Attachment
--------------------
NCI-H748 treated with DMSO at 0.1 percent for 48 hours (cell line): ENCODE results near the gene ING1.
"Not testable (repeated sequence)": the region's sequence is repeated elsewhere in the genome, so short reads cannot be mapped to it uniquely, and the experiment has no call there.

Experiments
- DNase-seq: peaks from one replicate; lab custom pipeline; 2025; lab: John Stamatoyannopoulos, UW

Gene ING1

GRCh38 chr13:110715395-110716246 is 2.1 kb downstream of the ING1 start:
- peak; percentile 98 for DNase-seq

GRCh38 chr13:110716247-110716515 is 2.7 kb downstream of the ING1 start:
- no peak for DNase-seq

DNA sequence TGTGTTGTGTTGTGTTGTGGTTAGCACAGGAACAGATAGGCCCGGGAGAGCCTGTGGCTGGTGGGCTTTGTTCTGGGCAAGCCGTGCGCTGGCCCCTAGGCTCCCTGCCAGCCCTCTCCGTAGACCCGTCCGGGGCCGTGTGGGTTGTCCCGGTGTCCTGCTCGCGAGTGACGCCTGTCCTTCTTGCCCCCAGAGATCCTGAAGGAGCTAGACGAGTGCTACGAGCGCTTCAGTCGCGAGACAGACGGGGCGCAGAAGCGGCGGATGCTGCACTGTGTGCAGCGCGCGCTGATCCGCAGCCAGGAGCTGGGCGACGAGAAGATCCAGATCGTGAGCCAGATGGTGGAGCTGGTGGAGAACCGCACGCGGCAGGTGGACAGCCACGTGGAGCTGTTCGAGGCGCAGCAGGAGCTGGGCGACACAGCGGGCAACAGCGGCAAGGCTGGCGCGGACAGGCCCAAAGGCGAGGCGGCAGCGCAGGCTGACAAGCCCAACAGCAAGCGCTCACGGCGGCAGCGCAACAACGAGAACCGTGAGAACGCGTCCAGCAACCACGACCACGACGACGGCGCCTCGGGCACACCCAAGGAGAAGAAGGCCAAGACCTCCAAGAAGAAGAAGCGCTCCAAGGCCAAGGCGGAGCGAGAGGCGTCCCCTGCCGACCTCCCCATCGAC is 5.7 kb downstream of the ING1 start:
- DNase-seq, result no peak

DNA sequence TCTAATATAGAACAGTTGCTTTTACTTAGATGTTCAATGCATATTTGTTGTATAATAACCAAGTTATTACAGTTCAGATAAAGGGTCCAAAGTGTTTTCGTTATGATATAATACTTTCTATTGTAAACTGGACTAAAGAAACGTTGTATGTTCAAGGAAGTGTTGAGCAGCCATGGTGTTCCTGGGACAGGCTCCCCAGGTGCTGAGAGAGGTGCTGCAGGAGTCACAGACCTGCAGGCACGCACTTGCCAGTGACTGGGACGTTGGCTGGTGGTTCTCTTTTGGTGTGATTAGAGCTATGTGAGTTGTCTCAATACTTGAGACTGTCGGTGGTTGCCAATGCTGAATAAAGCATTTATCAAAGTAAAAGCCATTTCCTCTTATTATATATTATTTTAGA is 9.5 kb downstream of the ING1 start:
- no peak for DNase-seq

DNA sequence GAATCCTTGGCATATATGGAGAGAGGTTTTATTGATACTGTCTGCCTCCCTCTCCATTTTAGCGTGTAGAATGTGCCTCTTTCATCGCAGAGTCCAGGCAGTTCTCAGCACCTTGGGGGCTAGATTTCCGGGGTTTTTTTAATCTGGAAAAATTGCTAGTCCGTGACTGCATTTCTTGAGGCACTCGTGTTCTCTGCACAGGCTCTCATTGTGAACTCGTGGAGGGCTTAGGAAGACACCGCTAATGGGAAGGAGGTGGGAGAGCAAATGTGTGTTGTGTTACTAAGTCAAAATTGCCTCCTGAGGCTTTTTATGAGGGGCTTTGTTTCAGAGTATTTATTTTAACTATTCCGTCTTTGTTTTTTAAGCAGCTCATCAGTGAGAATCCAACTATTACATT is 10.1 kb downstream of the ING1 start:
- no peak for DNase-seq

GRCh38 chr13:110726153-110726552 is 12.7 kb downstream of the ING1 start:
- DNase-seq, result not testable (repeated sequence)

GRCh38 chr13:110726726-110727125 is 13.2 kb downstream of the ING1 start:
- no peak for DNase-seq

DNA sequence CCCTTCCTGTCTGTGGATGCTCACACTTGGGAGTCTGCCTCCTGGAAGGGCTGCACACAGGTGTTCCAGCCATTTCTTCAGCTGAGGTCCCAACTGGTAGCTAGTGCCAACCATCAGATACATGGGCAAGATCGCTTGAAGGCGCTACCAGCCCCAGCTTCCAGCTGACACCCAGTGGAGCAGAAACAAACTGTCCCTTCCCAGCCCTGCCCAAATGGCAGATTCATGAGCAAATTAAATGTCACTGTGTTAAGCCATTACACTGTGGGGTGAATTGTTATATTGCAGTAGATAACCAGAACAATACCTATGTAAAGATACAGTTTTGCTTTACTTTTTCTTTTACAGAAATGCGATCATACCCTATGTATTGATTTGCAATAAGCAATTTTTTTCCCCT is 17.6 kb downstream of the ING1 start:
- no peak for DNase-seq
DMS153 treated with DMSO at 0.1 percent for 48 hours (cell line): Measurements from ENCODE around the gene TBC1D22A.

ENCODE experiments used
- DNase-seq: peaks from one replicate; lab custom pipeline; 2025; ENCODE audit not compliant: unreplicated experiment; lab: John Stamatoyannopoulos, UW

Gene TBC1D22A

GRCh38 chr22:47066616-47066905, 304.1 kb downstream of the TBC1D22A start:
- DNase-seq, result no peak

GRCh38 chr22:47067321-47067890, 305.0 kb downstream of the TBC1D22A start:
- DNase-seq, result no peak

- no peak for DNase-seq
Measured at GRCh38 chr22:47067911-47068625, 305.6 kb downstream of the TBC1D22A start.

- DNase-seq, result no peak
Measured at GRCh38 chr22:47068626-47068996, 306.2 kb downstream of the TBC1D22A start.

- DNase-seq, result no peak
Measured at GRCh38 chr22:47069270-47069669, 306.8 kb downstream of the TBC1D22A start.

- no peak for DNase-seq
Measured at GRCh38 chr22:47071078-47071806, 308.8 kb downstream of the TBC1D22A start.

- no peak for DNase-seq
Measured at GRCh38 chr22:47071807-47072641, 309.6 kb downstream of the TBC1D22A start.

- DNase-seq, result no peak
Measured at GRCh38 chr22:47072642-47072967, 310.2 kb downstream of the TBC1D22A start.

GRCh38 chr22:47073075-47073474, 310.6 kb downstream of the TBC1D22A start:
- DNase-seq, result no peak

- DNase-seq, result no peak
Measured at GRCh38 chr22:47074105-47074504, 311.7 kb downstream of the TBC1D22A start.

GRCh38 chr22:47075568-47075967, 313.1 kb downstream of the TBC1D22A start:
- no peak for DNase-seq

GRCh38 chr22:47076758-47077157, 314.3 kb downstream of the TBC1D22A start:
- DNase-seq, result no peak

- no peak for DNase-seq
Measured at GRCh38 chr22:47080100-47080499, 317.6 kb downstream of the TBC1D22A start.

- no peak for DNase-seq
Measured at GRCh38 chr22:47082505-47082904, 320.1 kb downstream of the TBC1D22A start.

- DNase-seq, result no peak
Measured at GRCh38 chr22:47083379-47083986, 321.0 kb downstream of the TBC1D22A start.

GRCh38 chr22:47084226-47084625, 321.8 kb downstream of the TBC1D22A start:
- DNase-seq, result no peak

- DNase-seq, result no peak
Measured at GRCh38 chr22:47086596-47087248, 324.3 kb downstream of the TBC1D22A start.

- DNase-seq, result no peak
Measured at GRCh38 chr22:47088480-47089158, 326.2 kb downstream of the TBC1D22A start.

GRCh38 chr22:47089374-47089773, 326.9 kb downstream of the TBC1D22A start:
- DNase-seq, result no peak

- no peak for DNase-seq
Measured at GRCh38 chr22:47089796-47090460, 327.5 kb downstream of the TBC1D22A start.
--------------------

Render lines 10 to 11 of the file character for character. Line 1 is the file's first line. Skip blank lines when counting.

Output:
DNA sequence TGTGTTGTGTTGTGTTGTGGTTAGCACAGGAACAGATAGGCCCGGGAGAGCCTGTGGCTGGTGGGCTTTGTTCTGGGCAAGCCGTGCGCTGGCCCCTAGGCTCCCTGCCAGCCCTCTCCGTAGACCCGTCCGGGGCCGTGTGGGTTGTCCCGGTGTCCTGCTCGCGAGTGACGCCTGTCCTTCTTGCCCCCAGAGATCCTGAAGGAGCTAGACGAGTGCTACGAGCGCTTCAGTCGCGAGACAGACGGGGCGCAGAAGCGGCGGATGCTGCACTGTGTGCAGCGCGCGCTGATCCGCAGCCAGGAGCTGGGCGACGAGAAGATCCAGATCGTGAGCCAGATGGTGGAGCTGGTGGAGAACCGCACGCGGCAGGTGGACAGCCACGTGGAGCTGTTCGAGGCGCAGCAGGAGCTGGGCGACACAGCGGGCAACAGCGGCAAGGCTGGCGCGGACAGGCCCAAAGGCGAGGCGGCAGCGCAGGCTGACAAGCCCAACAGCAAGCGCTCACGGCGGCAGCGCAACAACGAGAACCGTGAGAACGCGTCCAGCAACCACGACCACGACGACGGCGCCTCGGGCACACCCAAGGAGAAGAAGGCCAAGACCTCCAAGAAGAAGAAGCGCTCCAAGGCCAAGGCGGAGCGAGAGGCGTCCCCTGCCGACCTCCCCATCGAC is 5.7 kb downstream of the ING1 start:
- DNase-seq, result no peak